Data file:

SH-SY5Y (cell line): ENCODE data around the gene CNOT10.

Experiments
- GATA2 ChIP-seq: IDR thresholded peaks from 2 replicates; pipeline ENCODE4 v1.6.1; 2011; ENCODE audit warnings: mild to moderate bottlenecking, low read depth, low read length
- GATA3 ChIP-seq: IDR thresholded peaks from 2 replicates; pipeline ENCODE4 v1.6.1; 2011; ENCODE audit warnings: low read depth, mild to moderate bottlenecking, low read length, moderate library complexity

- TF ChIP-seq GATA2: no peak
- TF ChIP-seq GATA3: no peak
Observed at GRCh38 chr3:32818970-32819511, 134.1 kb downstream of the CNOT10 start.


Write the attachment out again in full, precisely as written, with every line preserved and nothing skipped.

SH-SY5Y (cell line): ENCODE data around the gene CNOT10.

Experiments
- GATA2 ChIP-seq: IDR thresholded peaks from 2 replicates; pipeline ENCODE4 v1.6.1; 2011; ENCODE audit warnings: mild to moderate bottlenecking, low read depth, low read length
- GATA3 ChIP-seq: IDR thresholded peaks from 2 replicates; pipeline ENCODE4 v1.6.1; 2011; ENCODE audit warnings: low read depth, mild to moderate bottlenecking, low read length, moderate library complexity

- TF ChIP-seq GATA2: no peak
- TF ChIP-seq GATA3: no peak
Observed at GRCh38 chr3:32818970-32819511, 134.1 kb downstream of the CNOT10 start.